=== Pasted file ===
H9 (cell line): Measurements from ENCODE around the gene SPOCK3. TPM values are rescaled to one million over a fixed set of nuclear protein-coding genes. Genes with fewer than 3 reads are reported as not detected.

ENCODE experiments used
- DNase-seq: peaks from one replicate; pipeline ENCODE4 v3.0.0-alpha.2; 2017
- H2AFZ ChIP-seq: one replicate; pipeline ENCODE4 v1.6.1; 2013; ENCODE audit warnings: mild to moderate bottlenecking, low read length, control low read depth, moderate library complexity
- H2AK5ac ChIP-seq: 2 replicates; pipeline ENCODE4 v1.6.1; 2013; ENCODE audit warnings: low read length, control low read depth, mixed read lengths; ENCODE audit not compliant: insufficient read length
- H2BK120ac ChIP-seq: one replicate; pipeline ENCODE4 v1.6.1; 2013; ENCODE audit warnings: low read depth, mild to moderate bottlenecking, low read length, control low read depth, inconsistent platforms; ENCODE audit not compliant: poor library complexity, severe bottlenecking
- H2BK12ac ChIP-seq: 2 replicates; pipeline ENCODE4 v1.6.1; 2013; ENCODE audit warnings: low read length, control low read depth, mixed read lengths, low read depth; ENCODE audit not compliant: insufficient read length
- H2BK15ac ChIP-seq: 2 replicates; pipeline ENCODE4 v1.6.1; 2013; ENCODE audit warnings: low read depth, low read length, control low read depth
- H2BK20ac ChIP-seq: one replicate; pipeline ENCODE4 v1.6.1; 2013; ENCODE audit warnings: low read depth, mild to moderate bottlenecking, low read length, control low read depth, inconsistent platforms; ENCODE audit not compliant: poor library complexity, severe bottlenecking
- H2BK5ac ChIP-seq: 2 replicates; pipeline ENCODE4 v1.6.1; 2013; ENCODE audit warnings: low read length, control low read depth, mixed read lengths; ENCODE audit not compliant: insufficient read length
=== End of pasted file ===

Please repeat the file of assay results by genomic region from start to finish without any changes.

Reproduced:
H9 (cell line): Measurements from ENCODE around the gene SPOCK3. TPM values are rescaled to one million over a fixed set of nuclear protein-coding genes. Genes with fewer than 3 reads are reported as not detected.

ENCODE experiments used
- DNase-seq: peaks from one replicate; pipeline ENCODE4 v3.0.0-alpha.2; 2017
- H2AFZ ChIP-seq: one replicate; pipeline ENCODE4 v1.6.1; 2013; ENCODE audit warnings: mild to moderate bottlenecking, low read length, control low read depth, moderate library complexity
- H2AK5ac ChIP-seq: 2 replicates; pipeline ENCODE4 v1.6.1; 2013; ENCODE audit warnings: low read length, control low read depth, mixed read lengths; ENCODE audit not compliant: insufficient read length
- H2BK120ac ChIP-seq: one replicate; pipeline ENCODE4 v1.6.1; 2013; ENCODE audit warnings: low read depth, mild to moderate bottlenecking, low read length, control low read depth, inconsistent platforms; ENCODE audit not compliant: poor library complexity, severe bottlenecking
- H2BK12ac ChIP-seq: 2 replicates; pipeline ENCODE4 v1.6.1; 2013; ENCODE audit warnings: low read length, control low read depth, mixed read lengths, low read depth; ENCODE audit not compliant: insufficient read length
- H2BK15ac ChIP-seq: 2 replicates; pipeline ENCODE4 v1.6.1; 2013; ENCODE audit warnings: low read depth, low read length, control low read depth
- H2BK20ac ChIP-seq: one replicate; pipeline ENCODE4 v1.6.1; 2013; ENCODE audit warnings: low read depth, mild to moderate bottlenecking, low read length, control low read depth, inconsistent platforms; ENCODE audit not compliant: poor library complexity, severe bottlenecking
- H2BK5ac ChIP-seq: 2 replicates; pipeline ENCODE4 v1.6.1; 2013; ENCODE audit warnings: low read length, control low read depth, mixed read lengths; ENCODE audit not compliant: insufficient read length